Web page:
Rehabilitation for your Eyes
By Chris Valentine, Penrose-St. Francis Health Services, Colorado Springs LIVING WELL Magazine
The human eye is composed of many parts that work together. They receive visual images, focus them properly, and send messages to the brain. When you look at an object, each eye sees a slightly different picture. The brain combines the pictures that each eye sees and makes them into one picture. But what happens when a stroke or brain injury impacts your vision?
It makes perfect sense when you explain it but it isn’t a practice that is commonly found in hospitals. Dr. Glen House, medical director of rehabilitation services at Penrose Hospital, intuitively knew that the eyes play an important role in the body’s motor system but it was only six years ago that he had the idea to invite a vision specialist to join the hospital rehabilitation team, which already included physical, occupational and speech therapists. Dr. House reached out to Dr. Thomas Wilson, an optometrist in the community who has special training in vision development.
Many people ignore significant visual issues after a car accident or a stroke. These problems can be difficult to diagnose and treat. Dr. Wilson explained that a patient who has a head injury or stroke may suffer from one of three problems with their eyes. They may have double vision, loss of peripheral vision or a decrease in visual motor skills, like being able to track with their eyes. As you can imagine, being able to treat these conditions or provide adaptive measures to compensate can have a huge impact on other aspects of rehabilitation such as physical therapy or occupational therapy.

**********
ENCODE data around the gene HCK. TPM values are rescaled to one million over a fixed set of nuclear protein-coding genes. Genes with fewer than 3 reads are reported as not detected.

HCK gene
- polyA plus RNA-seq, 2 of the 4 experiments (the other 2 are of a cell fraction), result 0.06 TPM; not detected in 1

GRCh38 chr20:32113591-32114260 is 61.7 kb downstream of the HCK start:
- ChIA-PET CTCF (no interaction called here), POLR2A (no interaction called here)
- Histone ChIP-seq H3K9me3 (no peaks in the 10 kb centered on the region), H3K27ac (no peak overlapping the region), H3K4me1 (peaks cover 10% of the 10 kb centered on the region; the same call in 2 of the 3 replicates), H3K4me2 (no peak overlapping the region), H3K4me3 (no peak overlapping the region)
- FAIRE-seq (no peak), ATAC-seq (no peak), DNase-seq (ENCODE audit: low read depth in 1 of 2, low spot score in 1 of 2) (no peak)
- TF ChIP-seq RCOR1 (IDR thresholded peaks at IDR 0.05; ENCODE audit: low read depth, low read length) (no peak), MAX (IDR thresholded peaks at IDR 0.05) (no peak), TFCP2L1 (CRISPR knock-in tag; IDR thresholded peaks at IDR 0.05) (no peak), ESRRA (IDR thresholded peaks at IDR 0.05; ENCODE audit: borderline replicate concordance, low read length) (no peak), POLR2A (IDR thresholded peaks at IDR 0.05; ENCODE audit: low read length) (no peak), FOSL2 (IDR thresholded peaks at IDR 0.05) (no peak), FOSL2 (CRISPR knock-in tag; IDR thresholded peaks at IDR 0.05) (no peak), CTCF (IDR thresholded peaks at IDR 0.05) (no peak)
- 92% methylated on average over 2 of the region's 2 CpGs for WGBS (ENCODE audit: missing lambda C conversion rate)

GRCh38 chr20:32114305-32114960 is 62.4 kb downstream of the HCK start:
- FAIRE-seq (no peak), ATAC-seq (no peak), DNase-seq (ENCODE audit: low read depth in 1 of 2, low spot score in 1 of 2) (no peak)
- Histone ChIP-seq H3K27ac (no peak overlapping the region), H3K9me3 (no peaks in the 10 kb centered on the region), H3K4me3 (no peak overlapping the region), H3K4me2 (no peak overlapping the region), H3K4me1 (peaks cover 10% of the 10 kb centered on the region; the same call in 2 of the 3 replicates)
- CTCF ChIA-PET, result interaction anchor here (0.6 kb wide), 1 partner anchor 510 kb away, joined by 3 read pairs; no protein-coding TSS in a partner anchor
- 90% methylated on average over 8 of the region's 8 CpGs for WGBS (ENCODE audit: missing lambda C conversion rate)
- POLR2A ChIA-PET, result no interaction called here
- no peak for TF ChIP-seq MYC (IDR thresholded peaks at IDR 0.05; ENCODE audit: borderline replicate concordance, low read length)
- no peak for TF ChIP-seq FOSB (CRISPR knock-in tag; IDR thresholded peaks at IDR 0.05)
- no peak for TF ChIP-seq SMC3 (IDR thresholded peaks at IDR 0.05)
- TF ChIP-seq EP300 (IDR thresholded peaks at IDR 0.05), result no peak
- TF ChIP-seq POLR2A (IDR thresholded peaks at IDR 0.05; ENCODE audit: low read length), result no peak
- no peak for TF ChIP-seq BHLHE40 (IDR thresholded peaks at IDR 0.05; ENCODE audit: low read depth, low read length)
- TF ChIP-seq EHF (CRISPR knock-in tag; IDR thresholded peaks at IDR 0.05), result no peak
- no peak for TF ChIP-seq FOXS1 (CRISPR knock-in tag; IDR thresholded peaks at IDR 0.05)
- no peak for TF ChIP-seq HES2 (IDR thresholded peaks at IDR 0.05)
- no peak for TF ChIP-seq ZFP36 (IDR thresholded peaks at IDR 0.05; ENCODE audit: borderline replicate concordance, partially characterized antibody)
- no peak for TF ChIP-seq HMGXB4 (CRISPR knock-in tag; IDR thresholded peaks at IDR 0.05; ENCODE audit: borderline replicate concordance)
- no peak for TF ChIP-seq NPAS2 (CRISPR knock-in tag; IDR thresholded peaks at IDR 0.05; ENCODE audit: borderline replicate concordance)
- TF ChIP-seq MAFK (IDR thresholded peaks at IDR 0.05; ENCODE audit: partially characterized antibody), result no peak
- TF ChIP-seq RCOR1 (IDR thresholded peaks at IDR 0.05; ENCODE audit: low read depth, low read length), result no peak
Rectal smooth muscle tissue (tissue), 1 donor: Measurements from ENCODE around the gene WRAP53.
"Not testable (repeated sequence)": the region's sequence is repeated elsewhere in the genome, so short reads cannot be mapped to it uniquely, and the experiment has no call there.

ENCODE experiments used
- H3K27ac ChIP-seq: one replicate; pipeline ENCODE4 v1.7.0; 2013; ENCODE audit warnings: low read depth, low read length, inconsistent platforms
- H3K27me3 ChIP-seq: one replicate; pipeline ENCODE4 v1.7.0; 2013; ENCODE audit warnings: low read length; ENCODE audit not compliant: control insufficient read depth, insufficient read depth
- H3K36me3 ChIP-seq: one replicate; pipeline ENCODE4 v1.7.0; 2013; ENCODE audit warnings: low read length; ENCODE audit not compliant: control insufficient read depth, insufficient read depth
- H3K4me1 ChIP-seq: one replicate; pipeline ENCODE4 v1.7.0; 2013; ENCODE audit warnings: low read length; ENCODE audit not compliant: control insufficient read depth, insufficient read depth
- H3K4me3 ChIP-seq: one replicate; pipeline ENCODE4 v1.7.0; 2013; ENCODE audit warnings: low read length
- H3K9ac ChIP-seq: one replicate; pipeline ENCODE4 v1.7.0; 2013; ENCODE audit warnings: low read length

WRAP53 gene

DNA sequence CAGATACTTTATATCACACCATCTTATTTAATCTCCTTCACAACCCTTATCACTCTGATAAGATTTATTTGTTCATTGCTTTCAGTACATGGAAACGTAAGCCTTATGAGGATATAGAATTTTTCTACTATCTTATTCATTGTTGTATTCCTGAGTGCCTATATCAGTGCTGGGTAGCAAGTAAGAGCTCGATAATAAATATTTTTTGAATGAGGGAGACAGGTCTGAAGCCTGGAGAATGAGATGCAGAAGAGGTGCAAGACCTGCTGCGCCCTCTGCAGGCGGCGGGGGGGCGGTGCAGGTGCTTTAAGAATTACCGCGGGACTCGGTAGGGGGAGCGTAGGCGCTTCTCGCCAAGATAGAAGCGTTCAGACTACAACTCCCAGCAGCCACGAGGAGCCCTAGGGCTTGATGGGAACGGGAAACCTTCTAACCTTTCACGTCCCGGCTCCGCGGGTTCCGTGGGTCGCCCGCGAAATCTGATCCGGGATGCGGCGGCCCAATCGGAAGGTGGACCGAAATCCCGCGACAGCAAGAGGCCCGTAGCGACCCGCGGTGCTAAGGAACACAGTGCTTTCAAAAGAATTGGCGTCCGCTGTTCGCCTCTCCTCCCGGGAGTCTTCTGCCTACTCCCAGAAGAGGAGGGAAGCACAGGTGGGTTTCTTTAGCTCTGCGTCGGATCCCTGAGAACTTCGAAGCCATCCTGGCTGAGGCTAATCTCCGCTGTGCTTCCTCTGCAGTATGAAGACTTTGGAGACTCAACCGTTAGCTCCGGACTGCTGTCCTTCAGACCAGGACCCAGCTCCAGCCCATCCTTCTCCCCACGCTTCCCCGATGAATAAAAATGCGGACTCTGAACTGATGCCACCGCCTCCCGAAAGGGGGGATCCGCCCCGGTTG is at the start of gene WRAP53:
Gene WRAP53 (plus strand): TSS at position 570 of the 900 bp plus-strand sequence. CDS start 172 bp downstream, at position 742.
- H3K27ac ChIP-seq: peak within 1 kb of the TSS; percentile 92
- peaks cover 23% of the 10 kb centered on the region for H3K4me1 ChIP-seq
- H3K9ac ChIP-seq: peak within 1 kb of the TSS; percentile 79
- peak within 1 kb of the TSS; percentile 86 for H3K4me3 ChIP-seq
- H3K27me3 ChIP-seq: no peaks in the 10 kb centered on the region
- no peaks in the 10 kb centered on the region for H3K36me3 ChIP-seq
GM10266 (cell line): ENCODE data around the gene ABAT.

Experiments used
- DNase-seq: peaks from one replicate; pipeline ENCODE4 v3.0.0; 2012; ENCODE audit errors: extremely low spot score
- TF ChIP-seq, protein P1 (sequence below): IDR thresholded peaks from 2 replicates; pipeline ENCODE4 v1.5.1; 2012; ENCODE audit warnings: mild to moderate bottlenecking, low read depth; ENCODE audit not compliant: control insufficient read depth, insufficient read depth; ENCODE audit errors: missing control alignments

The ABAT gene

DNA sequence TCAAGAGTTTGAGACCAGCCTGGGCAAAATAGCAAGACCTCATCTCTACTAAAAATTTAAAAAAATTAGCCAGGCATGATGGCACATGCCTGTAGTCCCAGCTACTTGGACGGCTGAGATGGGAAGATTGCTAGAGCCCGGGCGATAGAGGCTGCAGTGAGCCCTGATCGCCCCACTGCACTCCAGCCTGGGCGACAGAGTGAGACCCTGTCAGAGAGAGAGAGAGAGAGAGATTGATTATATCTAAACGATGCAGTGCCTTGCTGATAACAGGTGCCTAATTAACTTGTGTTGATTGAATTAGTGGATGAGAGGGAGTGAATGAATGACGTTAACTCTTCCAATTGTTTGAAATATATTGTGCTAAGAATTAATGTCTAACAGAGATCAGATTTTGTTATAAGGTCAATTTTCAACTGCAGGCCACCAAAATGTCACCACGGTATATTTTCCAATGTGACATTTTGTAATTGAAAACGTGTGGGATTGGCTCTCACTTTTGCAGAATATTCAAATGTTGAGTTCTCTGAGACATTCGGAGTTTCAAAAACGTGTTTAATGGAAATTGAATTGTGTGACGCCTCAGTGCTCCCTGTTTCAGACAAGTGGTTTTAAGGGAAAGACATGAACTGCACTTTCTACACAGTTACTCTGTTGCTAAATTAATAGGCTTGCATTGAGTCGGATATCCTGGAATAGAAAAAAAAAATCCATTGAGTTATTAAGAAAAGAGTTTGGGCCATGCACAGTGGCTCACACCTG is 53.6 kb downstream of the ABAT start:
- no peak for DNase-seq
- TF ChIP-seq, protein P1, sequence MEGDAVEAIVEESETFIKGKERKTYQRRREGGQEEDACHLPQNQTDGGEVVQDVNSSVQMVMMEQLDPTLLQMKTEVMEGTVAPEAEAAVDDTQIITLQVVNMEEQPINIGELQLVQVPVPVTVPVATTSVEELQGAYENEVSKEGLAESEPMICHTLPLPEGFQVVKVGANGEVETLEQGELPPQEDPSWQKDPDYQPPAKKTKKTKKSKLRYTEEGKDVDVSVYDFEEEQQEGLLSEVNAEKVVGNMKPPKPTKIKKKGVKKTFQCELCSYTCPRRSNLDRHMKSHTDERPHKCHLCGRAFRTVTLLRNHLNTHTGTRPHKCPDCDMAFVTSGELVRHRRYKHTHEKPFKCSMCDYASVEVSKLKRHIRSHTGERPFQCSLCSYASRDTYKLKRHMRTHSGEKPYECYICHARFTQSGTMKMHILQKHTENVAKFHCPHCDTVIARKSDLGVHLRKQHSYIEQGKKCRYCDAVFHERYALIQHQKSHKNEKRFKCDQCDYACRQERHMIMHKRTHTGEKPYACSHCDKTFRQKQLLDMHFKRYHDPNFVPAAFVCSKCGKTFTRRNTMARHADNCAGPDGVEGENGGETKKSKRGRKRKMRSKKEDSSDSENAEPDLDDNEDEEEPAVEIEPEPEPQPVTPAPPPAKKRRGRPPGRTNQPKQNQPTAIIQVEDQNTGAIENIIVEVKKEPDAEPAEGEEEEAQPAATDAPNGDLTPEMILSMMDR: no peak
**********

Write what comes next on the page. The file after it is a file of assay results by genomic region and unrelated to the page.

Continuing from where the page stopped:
“I recently took care of a stroke patient who had completely lost their left field of vision,” says Dr. Wilson. “This patient completely ignored everything on their left side. Due to the stroke, this person would probably never recover their left field of vision. I put this patient into a pair of special glasses that shifts space to the left. We call them our Harry Potter glasses because they kind of look like the glasses that Harry wore in the movies. Anyway, almost instantly, this patient began to notice things on the left side. This allowed the patient to begin walking with their physical therapist without bumping into things on the left. In other words, they were now able to scan with their eyes to the left.”
In the case of double vision, Dr. Wilson explained the process of treatment. “We would start with prism correction. When the patient went home, we would help them transition to glasses with prisms. The person would then work at home on a variety of vision exercises to decrease their reliance on the prisms with the goal of eventually getting them into regular glasses.”
As shown by these examples, clear vision is an important part of everyday life and, when an injury or stroke impacts someone’s vision, treating a person’s sight can go a long way to improving their recovery efforts. So, while we hope we are never hospitalized with a stroke or brain injury, it is nice to know that there are people like Dr. House and Dr. Wilson working to help get people back to their lives.